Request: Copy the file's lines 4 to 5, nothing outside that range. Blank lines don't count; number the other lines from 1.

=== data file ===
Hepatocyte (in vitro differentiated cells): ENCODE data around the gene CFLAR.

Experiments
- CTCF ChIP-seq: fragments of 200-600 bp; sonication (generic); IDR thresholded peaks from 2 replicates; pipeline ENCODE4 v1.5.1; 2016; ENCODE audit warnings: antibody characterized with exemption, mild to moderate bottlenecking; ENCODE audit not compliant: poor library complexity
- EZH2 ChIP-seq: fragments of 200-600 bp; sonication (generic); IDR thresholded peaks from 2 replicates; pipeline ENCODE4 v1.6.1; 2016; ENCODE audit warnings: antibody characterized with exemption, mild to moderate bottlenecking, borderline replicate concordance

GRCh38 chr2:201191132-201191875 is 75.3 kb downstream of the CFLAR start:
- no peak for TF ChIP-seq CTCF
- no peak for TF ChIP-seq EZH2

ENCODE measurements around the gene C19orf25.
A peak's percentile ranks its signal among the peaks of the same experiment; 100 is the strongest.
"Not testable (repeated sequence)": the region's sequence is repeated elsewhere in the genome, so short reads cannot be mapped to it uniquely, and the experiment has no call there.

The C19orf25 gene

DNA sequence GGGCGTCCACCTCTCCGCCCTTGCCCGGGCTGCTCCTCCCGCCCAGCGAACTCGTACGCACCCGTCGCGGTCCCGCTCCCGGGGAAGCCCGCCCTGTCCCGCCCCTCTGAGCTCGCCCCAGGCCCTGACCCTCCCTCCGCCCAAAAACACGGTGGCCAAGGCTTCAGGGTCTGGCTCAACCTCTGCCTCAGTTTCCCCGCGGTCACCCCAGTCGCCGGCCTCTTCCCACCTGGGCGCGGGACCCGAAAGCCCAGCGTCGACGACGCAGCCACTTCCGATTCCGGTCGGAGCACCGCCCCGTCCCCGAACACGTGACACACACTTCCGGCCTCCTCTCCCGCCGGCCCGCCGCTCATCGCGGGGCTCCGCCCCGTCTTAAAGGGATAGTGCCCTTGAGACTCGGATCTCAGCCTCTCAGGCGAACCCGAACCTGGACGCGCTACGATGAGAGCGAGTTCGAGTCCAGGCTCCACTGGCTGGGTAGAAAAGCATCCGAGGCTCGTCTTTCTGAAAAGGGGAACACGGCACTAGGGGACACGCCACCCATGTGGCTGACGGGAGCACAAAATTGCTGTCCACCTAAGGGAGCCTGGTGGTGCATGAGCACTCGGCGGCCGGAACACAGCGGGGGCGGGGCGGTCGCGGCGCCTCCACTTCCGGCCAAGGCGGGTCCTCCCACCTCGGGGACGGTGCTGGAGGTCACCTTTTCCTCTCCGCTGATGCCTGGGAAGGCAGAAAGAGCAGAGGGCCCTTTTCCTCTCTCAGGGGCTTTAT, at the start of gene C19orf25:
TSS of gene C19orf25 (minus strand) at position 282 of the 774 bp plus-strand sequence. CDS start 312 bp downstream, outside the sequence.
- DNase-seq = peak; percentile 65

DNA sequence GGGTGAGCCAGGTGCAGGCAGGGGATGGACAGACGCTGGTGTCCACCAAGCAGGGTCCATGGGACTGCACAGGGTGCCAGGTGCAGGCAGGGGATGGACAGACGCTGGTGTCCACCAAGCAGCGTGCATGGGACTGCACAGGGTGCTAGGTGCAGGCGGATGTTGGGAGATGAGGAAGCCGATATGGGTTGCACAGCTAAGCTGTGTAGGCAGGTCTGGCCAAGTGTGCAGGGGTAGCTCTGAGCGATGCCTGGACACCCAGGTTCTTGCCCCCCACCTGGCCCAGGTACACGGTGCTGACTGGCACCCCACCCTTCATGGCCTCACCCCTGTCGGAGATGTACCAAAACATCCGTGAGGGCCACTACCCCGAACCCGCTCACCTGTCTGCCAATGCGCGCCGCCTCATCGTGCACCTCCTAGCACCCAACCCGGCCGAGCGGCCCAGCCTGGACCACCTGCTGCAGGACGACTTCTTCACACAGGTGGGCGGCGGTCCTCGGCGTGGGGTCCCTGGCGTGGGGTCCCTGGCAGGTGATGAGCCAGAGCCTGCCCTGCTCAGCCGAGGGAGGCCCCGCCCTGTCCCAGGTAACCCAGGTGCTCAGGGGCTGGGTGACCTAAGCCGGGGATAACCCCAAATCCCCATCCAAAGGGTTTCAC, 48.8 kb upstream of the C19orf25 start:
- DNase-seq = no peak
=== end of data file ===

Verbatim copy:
- EZH2 ChIP-seq: fragments of 200-600 bp; sonication (generic); IDR thresholded peaks from 2 replicates; pipeline ENCODE4 v1.6.1; 2016; ENCODE audit warnings: antibody characterized with exemption, mild to moderate bottlenecking, borderline replicate concordance

GRCh38 chr2:201191132-201191875 is 75.3 kb downstream of the CFLAR start: